You’ve found your perfect property, arranged the mortgage and you are ready to start making your new house into a home. After all, it is yours to do what you want with. Or is it? You could have restrictions buried in your deeds affecting what you can do on your land – also known as restrictive covenants.
What is a restrictive covenant?
Essentially, a restrictive covenant is a private agreement, or promise, not to do something in relation to the use of land, such as a restriction on alterations or use. These types of covenants ‘run with the land’, so any future occupiers or owners are bound by the restriction.
They are designed to give a person some level of control over a property that does not belong to them.
Common examples include modifications to buildings, agreements not to erect any structures on the land, not using the land to run a business without the developer’s permission or keeping animals (which can even include domestic pets).
Stranger examples include housing developments where residents are subject to a covenant banning them having pets, erecting satellite TV dishes or even from hanging their washing outside the house which was the case for the owners of an Edwardian property in Brighton and Hove.
One of the most frequently broken covenants is altering or adding to existing buildings, without obtaining the written consent of a named third party. Many people will build on ‘their land’ without knowing or remembering that a restriction exists, and assume that planning permission is sufficient to cover this…it isn’t.
This can then create problems further down the line for both buyers and sellers, when it is time to move on and to sell the property. It is not unknown for a bank to value a property in order to offer a mortgage but withdraw the offer when it turns out that part of the property might need to be demolished if a covenant against it is enforced causing a transaction to fall through.
Are restrictive covenants enforceable?
Generally, a restrictive covenant will be enforceable between the original parties as a matter of contract, and by successors in title to the original parties but there are a few ways that they can potentially be resolved.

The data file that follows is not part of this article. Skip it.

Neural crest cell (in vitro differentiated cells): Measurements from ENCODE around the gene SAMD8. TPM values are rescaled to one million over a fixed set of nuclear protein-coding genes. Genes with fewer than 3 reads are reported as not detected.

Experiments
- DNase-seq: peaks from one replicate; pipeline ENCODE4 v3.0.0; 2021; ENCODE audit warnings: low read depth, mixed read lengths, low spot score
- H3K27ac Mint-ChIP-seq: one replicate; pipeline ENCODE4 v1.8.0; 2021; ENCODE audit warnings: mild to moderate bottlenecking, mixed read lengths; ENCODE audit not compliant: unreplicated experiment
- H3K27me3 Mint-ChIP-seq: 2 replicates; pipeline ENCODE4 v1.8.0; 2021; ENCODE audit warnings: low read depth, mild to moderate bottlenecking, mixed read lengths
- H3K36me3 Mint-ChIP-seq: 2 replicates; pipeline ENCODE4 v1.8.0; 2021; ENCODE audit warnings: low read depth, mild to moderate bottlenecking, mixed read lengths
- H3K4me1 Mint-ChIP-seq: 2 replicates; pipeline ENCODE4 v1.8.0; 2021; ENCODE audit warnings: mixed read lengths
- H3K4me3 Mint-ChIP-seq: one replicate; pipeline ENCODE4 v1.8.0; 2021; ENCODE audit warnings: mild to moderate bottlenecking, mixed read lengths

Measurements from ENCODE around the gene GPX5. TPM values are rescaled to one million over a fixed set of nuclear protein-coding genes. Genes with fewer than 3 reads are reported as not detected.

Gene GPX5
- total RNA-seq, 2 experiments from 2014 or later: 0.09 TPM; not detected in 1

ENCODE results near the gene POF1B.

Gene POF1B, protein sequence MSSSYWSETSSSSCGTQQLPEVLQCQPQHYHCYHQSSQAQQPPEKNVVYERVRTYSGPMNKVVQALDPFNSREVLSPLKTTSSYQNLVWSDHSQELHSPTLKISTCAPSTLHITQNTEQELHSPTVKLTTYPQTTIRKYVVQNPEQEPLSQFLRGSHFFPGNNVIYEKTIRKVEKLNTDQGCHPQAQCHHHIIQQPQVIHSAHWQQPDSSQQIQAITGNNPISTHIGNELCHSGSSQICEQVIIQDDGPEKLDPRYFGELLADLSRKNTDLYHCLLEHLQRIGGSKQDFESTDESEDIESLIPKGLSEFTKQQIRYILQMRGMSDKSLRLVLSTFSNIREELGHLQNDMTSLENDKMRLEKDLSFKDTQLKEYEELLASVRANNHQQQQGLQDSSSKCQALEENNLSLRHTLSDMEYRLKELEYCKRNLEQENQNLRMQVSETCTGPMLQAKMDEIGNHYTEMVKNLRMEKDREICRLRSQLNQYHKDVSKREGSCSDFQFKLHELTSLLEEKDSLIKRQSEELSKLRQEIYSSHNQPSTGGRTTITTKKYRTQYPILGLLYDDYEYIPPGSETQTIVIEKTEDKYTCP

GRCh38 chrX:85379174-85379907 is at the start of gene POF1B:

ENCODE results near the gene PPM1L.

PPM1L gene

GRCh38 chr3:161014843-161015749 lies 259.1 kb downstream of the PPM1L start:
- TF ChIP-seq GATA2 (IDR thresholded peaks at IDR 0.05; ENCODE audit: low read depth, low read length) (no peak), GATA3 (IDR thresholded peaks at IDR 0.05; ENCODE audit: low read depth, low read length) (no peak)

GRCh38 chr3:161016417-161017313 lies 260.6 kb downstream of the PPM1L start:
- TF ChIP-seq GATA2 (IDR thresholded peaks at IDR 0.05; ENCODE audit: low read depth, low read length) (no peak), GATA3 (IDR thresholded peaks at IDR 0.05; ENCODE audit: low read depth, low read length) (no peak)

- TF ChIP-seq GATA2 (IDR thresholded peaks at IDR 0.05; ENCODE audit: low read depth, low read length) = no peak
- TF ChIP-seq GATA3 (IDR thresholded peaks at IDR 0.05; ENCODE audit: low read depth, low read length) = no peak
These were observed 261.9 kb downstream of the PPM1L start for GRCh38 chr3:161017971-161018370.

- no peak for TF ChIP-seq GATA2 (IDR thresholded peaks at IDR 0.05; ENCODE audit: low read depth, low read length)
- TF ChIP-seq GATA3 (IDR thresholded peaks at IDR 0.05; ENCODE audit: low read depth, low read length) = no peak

The first point of call would be to contact a solicitor to see if the covenant is still valid, and if the wording does affect the proposed use of the land. A covenant could be found to be unenforceable if it is ambiguous in its language or if it is contrary to any competition or discrimination laws for example.
If the covenant is found to be valid and enforceable it can still be dealt with in a number of ways which include:
- An application to the Lands Tribunal to have the covenant modified or discharged
- Obtaining a Court declaration as to the enforceability of the covenant
- Indemnity insurance against breach
- A deed of release from the person entitled to the benefit
It is essential to bear in mind that taking one approach might not work and that could then prevent you from trying another approach. Therefore extreme care needs to be taken to decide which approach is best in the circumstances. For example, if you speak to the person with the benefit of the covenant about the issue you wouldn’t be able to subsequently obtain indemnity insurance against breach. The law relating to restrictive covenants is extremely complex. Restrictive covenants can never be overlooked on a purchase of property, particularly where you have plans to develop land or alter a property or its use.
To speak to a specialist property solicitor about restrictive covenants please call 0845 287 0939 or submit your enquiry online.
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